Millions of Job Openings -- Where?!
If you're one of those people who have the misfortune of looking for a job right now, you'll be happy to hear that there are about 400,000 more job openings now than there were a month ago, according to the latest figures from the Bureau of Labor Statistics. There were 3.1 million job openings at the end of last month, to be exact, up from the 2.7 million job openings at the end of the month before. It ain't much, but it's a start.
And no, most of those new jobs were not with the Census Bureau. Those hirings were done well before these numbers came out. As a matter of fact, the number of government job openings fell, down 36,000 positions from the month before. (Don't miss Confessions of a census worker.)
The Good Sectors
Professional and Businesses Services was the healthiest sector, adding 100,000 new jobs. Leisure and hospitality added the second highest number of jobs, (43,000). With summer coming on, that makes sense. Next came education and health services, increasing by 37,000 jobs, and Construction, which was up 19,000. Manufacturing added 9,000 new jobs.
The Bad Sectors
In addition to the Government sector losing jobs, Retail lost 4,000. The number of new job ops in Trade, Transportation and Utilities stayed virtually the same from month to month. Experts were hoping for increases, no matter how slight, in all sectors.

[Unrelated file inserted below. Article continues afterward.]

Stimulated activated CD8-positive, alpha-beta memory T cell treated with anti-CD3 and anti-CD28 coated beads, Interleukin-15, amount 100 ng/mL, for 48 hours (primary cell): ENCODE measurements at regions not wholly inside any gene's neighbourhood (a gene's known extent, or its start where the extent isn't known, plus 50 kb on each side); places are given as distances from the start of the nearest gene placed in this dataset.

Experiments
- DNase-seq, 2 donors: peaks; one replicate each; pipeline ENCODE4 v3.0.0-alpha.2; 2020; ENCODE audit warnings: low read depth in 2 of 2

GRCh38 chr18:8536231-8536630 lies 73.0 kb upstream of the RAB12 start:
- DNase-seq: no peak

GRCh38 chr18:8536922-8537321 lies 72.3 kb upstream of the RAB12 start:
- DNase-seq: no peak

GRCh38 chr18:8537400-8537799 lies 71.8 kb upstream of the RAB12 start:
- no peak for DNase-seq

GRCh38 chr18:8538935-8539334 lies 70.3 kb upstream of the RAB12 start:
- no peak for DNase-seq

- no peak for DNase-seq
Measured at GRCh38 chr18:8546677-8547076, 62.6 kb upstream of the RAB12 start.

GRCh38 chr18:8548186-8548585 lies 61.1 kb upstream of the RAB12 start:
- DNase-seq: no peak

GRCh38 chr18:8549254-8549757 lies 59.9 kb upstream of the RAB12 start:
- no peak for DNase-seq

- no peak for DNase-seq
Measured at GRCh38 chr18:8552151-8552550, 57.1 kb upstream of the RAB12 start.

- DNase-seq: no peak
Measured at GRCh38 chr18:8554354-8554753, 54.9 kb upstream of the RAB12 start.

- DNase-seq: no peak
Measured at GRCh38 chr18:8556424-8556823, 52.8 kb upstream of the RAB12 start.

All Regions Go
All regions increased the number of jobs available to seekers. On the last day of the month, the West had the biggest jump in job openings, up 225,000 from the month before. Job openings in the Northeast increased by 198,000. The South had the most job openings of all--1,098,000, an increase of 178,000 over the previous month. The Midwest only opened up 125,000 new jobs--but they'll make a big difference to the people who fill them.
Still, we're not adding nearly enough jobs to make up for the losses. Over the 12 months ending in April, hires totaled 48.8 million and separations totaled 50.2 million, yielding a net employment loss of 1.4 million jobs. Separations involve total quits, layoffs and discharges and other sundry separations.
It's interesting to note that the proportion of quits had exceeded the proportion of layoffs and discharges every month since they began keeping track, until November 2008 when layoffs and discharges became the larger contributor to total separations. My, how times have changed! (See 10 Reasons Why People Quit Their Jobs in a Tough Economy.)